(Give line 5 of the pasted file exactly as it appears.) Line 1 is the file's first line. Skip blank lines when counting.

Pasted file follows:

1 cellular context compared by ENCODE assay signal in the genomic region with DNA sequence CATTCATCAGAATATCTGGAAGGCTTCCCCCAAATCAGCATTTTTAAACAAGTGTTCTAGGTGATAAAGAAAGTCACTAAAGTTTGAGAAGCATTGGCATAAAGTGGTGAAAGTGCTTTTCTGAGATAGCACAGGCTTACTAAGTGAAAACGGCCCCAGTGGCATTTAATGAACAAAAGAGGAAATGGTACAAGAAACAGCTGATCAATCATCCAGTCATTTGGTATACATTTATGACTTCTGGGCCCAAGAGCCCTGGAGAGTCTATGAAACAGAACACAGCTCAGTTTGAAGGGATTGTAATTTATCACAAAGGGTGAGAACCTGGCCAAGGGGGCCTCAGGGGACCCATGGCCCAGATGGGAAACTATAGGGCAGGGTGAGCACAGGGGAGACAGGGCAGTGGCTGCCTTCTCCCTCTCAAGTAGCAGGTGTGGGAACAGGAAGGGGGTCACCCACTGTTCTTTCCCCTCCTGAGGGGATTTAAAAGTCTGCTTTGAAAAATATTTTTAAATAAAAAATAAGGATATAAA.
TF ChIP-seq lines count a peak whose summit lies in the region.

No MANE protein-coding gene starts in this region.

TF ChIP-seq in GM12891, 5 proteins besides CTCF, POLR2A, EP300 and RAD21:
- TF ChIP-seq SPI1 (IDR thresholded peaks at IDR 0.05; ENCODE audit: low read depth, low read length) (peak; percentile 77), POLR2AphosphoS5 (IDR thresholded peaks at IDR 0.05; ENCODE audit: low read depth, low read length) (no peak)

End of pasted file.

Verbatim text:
- TF ChIP-seq SPI1 (IDR thresholded peaks at IDR 0.05; ENCODE audit: low read depth, low read length) (peak; percentile 77), POLR2AphosphoS5 (IDR thresholded peaks at IDR 0.05; ENCODE audit: low read depth, low read length) (no peak)